France’s second largest port after Marseille, Le Havre suffered severe damage during the air raids of WW2. However due to the flair and imagination of designer and architect August Perret it was completely redesigned and is now a bustling port used by UK ferries, cargo ships and yachts. With 1300 berths for pleasure boats the marina is one of the most popular on the coast.
The town centre still has a few original building, which have been thoughtfully integrated into Perret’s ‘concrete is beautiful’ vision and despite it’s apparent sprawl you can get a view of the sea from literally anywhere in the city. There is a distinct sense of space that makes it an exhilarating place to stroll around and there are plenty of attractions to keep visitors entertained, including ‘The Volcano’, the impressive Musee Malraux and Musée de l'Ancien Havre. The central market is a fascinating place to shop for local produce and if you’re hungry and fancy trying something different then the back streets of the St. Francois district have a great choice of North African, South American and Caribbean restaurants. There are also a couple of large boats permanently moored at Bassin du Commerce that serve as clubs and restaurants.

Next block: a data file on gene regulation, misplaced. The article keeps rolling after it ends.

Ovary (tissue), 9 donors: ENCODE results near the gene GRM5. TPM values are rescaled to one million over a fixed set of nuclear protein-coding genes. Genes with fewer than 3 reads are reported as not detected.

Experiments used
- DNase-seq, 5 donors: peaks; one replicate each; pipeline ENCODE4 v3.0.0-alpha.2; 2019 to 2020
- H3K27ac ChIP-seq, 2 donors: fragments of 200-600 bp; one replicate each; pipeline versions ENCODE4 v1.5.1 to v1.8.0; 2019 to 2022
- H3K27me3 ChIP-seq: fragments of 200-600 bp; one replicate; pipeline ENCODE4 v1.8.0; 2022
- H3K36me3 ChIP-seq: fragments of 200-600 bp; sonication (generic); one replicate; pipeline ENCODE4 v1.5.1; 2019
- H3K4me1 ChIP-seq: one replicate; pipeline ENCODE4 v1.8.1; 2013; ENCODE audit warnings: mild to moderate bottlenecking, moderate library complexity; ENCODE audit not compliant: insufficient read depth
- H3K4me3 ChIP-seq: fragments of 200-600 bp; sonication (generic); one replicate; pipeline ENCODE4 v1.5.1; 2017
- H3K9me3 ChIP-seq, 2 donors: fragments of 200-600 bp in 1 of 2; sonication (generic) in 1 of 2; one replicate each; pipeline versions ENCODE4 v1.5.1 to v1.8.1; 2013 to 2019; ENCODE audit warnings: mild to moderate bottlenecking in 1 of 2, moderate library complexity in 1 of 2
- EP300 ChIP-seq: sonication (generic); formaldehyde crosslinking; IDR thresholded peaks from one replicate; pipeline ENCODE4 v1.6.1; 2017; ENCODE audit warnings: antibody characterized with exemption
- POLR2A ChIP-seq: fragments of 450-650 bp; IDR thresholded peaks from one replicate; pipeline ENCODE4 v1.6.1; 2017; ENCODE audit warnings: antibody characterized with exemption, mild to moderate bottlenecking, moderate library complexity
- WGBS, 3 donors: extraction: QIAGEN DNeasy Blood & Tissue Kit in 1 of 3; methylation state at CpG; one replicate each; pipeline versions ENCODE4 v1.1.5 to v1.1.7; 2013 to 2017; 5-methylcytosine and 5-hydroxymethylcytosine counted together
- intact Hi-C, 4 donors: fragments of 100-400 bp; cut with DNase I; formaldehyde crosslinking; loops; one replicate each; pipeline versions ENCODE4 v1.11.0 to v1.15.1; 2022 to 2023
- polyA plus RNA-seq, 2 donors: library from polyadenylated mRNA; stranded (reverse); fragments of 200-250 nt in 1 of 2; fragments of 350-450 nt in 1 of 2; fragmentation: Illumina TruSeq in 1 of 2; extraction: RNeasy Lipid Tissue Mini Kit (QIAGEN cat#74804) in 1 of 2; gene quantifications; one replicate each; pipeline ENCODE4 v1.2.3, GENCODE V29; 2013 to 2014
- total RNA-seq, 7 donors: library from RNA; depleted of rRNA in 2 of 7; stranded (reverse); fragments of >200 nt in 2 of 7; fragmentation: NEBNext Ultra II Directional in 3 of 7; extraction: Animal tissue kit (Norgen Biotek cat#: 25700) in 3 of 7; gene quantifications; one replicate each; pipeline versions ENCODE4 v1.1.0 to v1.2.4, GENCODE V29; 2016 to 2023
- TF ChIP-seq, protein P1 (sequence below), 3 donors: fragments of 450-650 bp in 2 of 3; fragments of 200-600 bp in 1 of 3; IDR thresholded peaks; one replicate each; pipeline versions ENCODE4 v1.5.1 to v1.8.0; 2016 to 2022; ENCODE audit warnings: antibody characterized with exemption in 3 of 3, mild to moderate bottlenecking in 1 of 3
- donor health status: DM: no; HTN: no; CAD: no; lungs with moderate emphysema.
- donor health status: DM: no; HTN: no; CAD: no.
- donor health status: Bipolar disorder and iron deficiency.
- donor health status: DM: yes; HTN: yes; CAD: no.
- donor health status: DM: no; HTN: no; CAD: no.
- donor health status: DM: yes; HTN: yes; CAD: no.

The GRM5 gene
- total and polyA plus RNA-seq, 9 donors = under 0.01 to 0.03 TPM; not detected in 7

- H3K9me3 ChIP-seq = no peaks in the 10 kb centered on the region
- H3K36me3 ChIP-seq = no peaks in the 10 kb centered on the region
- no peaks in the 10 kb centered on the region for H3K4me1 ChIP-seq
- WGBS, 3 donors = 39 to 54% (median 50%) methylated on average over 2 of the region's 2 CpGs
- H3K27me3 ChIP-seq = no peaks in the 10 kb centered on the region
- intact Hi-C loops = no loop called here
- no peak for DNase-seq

Le Havre has all the attractions you would expect from a modern city and combines it successfully with the dynamics of a major port and seaside resort, thus offering visitors a fully rounded experience of coastal France.